Tissue culture medium perfuses through the lumina of the capillaries and is also included within the ECS surrounding said fibers. The tissue culture medium, which may differ in these two compartments, is capable of supporting cell growth and proliferation. Tissue culture medium, which is generally oxygenated, is provided in a reservoir from which it is pumped through the fibers. The flow rate can be controlled by the varying the pump speed. In addition, the direction of flow of the perfusing medium can be reversed (PCT International Application WO 90/02171).
The ECS and/or the perfusing medium may additionally contain an effective amount of at least one growth promoting or suppressing substance, such as IL-2, that specifically promotes the expansion or suppression of the cultured cells, particularly the selected target cells, such as lymphocytes, in which the effective amount is an amount sufficient for the cells to be maintained or proliferate in vitro. The ECS and/or perfusing medium are supplemented with additional ingredients including serum, serum proteins, and selective agents for selecting genetically engineered or modified cells. The selected method is a function of, among other variables, the type of cells, their intended use, and the extent to which they adhere to the capillaries. However, as discussed above, the growth of fibroblastic packaging cells can be supported by DMEM and AIM-V without the necessity of serum or exogenous growth promoting substances such as cytokines.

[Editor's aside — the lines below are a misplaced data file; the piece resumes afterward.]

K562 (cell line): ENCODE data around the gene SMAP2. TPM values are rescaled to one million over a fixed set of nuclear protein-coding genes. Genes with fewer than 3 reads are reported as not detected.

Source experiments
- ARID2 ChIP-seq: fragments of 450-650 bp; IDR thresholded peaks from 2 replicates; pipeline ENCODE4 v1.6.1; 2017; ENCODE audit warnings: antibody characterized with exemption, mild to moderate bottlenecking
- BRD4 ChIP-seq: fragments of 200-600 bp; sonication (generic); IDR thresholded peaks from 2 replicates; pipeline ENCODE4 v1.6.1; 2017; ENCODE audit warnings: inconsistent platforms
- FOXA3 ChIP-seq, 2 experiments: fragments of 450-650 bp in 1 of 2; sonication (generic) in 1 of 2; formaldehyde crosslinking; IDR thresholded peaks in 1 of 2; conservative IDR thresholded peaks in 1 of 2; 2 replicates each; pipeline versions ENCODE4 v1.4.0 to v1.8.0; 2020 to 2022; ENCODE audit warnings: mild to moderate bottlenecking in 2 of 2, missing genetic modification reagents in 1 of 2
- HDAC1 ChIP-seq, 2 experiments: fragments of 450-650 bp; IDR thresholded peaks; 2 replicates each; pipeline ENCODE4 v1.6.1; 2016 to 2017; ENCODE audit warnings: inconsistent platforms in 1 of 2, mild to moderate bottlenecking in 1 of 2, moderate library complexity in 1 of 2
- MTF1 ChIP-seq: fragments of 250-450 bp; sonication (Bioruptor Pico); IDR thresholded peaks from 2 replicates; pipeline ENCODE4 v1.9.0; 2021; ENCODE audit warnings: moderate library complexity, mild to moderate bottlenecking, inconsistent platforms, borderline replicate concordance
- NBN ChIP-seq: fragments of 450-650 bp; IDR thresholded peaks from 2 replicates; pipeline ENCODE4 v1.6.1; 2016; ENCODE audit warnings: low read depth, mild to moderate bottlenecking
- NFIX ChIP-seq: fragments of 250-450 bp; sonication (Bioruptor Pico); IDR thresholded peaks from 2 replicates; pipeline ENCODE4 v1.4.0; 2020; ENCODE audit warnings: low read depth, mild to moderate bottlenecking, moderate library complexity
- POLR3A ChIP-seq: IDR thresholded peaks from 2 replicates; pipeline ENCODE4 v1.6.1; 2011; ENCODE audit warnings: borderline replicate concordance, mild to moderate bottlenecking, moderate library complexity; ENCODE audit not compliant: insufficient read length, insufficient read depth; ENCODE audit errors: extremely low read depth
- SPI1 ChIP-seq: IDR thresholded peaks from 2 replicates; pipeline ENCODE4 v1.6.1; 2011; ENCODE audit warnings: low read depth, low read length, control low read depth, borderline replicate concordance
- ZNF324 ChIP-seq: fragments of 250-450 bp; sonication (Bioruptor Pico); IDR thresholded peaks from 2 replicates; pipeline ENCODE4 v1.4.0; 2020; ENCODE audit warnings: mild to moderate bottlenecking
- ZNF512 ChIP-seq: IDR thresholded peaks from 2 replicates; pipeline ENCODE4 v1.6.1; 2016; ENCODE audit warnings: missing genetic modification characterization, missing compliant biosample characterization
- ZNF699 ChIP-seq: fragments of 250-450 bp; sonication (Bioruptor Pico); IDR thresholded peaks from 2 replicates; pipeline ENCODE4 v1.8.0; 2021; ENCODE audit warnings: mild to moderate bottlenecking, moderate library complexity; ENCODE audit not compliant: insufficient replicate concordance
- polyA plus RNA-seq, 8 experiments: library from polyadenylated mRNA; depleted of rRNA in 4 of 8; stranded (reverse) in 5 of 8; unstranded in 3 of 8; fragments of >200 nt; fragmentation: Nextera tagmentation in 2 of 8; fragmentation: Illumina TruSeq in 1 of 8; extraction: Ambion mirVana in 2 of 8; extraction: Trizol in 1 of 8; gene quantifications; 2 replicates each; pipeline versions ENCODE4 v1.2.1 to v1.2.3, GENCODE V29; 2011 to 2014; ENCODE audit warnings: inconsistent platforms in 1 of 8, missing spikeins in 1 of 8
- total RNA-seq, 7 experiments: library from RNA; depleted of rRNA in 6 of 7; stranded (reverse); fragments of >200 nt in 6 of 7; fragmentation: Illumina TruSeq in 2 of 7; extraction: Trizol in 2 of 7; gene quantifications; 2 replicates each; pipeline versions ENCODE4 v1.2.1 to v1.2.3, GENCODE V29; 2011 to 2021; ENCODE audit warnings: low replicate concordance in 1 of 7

The flow rate can be increased as the number of cells increases with time. Typically the initial flow rate of the medium is adjusted to about 30 to 40 ml/min and is then increased up to about 300 ml/min as the number of cells increases with time. The direction of perfusion of the medium through the lumina of the capillaries may be periodically and automatically reversed, typically every ten minutes, in order to provide a more uniform distribution of nutrient supply, waste dilution, and cells within the space surrounding the capillaries.
The entire system is sterilized prior to cell inoculation and is designed for operation in a standard air-CO2 tissue culture incubator. Upon inoculation, the cells settle onto the surface of the capillaries, through which nutrients pass to feed the cells and through which metabolic waste products pass to be diluted into the large volume of the recirculating perfusate. A suspension of cells is inoculated into the extra-capillary space (EFS) usually through one of two side ports. The lumina are perfused with cell culture medium and the cells are maintained in vitro for the desired period of time. As the cells are cultured, the perfusing medium can be periodically monitored for L-lactate production or glucose consumption. The perfusing medium is replenished by replacing the medium in the reservoir bottles whenever glucose concentration drops to about 30 to 40% of its initial value.